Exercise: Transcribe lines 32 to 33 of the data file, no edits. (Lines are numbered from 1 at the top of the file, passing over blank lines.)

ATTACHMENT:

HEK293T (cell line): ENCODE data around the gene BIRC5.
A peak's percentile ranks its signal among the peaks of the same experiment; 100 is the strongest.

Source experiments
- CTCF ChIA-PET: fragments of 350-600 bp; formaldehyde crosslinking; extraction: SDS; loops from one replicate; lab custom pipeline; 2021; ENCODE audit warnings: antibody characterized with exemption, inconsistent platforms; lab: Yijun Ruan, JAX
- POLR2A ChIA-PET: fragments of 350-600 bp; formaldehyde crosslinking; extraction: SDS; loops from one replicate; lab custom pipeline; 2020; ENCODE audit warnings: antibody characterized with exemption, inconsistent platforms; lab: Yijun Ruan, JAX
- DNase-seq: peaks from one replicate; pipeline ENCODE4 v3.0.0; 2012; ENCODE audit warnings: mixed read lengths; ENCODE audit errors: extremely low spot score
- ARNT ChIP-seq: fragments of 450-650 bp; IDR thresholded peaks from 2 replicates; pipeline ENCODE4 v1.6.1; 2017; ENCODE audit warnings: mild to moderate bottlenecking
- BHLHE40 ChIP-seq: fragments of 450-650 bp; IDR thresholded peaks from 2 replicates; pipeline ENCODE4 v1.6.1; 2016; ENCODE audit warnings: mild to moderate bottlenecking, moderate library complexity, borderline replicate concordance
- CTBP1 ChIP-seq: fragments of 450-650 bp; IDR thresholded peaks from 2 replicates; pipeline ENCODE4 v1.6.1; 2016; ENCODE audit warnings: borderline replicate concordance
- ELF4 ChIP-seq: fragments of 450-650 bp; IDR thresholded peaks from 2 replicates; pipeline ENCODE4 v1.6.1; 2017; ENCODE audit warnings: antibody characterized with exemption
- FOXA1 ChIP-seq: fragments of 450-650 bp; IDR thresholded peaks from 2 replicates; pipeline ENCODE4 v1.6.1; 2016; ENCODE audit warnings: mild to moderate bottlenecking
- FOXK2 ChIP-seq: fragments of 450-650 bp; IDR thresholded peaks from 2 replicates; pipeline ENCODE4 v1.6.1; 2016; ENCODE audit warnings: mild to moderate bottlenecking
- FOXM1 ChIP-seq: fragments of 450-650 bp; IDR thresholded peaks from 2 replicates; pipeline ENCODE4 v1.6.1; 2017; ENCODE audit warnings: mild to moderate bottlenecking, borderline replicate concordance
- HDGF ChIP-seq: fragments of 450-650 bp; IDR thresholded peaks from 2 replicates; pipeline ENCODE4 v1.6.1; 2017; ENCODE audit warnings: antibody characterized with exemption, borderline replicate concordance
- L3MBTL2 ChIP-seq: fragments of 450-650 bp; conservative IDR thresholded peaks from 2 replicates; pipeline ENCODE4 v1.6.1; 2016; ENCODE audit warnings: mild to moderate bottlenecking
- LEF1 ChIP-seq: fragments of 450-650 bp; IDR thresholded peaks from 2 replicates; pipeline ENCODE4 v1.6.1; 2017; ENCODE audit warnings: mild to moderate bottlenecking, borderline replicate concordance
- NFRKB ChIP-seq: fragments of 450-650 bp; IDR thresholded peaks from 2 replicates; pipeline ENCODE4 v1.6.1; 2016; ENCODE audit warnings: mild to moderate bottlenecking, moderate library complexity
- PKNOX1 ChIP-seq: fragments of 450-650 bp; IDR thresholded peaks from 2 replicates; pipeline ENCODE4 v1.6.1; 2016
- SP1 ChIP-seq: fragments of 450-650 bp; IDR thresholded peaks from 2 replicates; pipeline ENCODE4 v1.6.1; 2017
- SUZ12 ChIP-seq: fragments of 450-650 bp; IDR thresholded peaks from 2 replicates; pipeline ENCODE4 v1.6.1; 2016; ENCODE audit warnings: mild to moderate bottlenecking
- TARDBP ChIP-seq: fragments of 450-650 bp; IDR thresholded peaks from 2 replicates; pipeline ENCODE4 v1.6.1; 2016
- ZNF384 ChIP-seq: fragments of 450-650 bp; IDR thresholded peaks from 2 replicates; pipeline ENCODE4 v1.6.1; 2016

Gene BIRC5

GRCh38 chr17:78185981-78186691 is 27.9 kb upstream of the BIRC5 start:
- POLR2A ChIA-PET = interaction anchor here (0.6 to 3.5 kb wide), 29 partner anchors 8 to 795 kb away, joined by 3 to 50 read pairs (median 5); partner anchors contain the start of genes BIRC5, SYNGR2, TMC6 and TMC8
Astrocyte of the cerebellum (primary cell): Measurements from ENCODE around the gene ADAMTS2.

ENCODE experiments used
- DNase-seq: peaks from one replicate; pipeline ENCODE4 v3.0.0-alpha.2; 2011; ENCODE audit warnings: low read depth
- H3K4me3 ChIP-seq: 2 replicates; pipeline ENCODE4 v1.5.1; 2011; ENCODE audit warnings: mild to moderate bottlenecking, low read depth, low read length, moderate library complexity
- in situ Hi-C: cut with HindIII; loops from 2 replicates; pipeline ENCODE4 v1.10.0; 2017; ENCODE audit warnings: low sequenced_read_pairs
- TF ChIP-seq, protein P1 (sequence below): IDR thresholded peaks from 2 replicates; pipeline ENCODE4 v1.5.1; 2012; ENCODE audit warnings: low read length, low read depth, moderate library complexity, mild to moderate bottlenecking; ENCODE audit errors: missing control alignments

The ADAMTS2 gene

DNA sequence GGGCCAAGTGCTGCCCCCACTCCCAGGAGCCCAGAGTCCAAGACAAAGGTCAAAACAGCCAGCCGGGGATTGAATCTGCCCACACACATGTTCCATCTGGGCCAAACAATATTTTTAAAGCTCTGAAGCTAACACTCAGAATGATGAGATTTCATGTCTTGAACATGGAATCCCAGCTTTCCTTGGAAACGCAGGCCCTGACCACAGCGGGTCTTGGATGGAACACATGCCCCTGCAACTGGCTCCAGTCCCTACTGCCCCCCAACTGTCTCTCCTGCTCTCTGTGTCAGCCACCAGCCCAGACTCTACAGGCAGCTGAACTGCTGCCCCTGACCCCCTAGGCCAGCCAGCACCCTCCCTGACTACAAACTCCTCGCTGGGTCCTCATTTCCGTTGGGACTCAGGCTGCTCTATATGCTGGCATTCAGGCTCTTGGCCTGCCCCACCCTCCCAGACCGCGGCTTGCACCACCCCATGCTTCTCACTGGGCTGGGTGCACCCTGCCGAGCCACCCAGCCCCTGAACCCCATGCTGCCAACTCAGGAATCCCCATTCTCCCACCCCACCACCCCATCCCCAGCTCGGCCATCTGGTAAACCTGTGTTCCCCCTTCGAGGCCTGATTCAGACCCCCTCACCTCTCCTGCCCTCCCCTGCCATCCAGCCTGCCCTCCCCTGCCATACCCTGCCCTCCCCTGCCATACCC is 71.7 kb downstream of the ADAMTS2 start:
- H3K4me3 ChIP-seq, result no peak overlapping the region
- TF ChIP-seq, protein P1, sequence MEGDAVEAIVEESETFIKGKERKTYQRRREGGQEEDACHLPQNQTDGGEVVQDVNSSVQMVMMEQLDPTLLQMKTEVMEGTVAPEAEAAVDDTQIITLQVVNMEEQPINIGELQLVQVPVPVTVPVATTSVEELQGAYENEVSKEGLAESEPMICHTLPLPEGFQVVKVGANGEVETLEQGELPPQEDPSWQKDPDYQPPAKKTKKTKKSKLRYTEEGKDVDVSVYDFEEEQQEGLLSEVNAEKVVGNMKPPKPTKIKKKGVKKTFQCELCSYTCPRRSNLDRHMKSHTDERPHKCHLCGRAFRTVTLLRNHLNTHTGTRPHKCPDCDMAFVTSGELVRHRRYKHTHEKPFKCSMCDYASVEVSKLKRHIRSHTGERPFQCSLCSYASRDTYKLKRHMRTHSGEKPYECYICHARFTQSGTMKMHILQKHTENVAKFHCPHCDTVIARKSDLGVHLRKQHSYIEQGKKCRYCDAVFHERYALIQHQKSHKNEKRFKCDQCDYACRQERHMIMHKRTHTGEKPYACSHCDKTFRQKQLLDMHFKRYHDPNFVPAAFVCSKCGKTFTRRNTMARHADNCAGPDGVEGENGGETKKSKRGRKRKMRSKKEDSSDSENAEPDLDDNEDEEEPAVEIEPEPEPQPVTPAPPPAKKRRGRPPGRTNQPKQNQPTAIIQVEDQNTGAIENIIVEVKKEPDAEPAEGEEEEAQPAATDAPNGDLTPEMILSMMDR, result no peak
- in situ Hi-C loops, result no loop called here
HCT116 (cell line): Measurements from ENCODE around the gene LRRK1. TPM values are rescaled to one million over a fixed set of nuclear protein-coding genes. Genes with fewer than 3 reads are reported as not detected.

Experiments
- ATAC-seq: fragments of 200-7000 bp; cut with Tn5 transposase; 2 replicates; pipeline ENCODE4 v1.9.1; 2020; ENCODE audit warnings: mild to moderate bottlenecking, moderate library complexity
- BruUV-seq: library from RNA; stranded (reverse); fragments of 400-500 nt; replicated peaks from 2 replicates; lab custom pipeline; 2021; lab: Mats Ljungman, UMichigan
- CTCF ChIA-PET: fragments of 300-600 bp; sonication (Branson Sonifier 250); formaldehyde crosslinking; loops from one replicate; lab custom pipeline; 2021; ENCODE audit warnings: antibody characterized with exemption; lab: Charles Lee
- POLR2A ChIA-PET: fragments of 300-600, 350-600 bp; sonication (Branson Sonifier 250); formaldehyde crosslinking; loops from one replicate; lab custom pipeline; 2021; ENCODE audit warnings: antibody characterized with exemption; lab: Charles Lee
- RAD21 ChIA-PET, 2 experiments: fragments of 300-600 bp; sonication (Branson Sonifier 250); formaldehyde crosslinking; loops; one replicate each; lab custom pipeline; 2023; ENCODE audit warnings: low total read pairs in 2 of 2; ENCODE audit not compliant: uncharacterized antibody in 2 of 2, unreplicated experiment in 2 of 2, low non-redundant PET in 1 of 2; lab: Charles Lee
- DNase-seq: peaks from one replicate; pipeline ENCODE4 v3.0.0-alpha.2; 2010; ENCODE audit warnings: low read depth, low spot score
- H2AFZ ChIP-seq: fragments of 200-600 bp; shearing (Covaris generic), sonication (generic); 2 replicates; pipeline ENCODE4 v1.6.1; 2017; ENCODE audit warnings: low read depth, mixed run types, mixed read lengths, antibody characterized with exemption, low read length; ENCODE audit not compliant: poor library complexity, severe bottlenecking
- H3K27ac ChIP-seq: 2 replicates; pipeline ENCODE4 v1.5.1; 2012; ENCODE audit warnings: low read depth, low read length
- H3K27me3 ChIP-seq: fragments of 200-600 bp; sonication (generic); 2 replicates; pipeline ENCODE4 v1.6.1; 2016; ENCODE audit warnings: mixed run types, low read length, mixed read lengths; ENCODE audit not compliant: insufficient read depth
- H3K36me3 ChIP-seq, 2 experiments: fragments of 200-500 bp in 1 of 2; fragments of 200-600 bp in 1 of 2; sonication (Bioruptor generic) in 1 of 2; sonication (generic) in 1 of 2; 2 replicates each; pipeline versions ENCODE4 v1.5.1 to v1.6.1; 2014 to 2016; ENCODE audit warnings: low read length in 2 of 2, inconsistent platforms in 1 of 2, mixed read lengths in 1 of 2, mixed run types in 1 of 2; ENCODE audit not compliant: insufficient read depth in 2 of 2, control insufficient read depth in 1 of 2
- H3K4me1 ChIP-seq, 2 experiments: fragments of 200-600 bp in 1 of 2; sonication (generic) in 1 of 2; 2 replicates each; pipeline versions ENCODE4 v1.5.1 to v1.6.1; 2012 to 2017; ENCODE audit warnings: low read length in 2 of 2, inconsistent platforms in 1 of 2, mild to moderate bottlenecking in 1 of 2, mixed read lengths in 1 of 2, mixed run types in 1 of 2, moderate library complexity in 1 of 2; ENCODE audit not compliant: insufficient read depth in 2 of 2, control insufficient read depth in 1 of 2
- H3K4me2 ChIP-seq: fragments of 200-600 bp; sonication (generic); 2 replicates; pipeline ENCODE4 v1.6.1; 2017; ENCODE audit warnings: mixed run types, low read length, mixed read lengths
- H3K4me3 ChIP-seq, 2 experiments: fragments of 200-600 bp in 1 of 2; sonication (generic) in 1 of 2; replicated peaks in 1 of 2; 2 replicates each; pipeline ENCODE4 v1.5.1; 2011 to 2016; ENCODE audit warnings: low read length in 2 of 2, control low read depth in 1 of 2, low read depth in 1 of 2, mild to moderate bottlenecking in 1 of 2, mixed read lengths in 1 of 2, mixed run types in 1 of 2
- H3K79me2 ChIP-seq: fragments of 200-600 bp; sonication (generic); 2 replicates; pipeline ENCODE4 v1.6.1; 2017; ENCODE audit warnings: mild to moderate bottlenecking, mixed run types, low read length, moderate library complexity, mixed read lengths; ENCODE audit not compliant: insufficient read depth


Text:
The ADAMTS2 gene

DNA sequence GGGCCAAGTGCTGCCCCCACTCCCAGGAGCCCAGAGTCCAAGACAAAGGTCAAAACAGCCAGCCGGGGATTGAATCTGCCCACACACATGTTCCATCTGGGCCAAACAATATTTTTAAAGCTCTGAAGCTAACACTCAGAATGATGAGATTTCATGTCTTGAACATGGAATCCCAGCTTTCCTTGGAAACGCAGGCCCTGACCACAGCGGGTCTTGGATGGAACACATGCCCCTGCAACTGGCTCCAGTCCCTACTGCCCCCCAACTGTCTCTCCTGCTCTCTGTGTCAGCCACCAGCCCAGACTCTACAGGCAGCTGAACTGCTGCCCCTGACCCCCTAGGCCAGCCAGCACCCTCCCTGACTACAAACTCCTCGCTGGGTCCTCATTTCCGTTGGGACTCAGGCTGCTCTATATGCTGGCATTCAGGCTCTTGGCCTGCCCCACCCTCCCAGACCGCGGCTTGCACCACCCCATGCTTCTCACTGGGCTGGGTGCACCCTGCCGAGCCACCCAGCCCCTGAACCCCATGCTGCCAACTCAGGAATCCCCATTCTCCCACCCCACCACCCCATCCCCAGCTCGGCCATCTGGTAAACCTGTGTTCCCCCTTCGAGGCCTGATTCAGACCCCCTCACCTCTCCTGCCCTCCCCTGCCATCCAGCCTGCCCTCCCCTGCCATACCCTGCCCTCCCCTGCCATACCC is 71.7 kb downstream of the ADAMTS2 start: